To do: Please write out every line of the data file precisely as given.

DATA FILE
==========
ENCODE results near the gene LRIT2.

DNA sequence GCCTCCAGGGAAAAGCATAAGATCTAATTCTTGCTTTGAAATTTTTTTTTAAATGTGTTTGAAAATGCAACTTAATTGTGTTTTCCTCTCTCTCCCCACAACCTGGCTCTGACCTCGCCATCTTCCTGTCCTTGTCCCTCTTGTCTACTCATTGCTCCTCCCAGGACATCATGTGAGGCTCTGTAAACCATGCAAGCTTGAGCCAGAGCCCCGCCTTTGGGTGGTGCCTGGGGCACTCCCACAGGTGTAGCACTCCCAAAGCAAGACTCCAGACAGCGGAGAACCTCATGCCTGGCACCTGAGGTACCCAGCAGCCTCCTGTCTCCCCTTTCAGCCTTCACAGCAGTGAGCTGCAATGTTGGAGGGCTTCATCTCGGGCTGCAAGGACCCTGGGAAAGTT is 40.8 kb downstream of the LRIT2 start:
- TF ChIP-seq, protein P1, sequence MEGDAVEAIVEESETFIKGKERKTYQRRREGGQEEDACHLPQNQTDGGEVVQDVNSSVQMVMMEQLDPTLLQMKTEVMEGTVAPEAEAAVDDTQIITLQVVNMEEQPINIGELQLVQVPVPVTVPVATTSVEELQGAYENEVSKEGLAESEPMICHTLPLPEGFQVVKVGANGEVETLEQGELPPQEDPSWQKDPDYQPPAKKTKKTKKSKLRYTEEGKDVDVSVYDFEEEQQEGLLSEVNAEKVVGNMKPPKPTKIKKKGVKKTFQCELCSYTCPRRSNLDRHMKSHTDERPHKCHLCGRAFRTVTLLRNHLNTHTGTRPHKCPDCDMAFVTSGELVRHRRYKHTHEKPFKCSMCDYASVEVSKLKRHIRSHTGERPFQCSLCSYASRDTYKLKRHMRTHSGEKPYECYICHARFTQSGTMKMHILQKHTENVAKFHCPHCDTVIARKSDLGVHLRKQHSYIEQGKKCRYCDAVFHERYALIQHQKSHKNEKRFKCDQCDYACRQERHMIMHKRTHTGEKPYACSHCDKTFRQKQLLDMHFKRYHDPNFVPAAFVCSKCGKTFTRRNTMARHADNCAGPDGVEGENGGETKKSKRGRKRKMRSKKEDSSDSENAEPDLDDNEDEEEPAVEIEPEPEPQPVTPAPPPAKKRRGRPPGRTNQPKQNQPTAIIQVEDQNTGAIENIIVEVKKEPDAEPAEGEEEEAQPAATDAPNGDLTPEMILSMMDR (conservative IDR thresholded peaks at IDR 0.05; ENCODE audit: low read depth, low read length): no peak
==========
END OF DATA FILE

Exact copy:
ENCODE results near the gene LRIT2.

DNA sequence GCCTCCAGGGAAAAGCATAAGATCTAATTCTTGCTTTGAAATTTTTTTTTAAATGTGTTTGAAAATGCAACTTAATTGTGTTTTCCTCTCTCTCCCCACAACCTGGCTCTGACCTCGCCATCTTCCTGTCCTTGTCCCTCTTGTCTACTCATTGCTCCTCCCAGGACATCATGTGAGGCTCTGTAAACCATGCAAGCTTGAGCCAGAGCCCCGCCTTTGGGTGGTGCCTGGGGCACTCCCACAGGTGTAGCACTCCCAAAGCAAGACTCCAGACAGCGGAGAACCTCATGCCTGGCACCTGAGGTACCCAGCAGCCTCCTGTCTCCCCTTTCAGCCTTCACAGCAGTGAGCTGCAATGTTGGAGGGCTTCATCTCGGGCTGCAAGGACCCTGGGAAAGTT is 40.8 kb downstream of the LRIT2 start:
- TF ChIP-seq, protein P1, sequence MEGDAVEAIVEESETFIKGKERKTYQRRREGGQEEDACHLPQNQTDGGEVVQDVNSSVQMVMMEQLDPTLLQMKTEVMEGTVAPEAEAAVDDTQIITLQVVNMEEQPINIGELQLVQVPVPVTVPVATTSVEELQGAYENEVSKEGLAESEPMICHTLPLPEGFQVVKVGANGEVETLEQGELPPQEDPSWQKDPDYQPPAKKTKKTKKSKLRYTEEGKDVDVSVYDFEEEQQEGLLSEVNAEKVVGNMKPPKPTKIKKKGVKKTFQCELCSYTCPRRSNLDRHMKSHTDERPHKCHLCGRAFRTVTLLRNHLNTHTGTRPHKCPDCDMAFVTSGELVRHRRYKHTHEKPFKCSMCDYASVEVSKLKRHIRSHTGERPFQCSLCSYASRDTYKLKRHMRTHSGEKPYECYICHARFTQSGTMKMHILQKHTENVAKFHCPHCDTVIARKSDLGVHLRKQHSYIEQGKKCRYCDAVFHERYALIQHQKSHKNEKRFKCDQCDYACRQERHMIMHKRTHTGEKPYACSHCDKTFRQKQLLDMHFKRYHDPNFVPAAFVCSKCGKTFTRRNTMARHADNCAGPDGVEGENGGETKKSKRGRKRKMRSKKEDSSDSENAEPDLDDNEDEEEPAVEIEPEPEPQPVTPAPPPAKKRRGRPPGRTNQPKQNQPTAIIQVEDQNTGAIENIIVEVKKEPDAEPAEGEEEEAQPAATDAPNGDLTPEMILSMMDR (conservative IDR thresholded peaks at IDR 0.05; ENCODE audit: low read depth, low read length): no peak